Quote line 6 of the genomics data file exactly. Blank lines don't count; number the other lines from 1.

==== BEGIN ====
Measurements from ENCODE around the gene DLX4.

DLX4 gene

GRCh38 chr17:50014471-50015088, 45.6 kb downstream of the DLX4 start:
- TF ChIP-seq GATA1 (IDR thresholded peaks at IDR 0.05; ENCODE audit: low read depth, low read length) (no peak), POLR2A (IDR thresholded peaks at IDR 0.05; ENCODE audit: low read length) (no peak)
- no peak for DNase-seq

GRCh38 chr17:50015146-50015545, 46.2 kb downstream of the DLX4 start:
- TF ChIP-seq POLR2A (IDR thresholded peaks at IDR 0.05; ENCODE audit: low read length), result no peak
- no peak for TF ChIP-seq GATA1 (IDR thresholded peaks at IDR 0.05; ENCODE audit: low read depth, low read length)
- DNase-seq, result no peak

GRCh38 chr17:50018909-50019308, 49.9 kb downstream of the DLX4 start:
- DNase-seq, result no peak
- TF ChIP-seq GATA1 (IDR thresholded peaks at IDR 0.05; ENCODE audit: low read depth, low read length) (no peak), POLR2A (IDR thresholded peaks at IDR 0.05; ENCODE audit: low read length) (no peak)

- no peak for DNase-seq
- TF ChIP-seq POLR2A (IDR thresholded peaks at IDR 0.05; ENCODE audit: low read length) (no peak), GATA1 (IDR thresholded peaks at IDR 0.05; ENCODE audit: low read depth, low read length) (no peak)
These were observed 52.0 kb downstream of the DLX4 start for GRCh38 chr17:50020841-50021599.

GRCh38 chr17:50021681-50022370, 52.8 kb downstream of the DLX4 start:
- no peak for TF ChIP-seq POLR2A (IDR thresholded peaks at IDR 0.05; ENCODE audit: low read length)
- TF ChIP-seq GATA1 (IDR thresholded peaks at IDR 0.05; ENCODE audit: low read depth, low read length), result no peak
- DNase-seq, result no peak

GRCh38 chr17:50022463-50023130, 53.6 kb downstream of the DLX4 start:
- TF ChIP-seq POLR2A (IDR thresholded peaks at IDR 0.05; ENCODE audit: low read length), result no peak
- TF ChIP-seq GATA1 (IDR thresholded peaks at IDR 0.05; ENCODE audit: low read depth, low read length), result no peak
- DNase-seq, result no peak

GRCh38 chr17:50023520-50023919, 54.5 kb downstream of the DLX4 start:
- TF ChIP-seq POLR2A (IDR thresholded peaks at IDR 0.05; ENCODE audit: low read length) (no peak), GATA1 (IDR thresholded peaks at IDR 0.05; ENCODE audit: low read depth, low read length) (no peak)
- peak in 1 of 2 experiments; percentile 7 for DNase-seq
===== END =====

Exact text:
GRCh38 chr17:50015146-50015545, 46.2 kb downstream of the DLX4 start: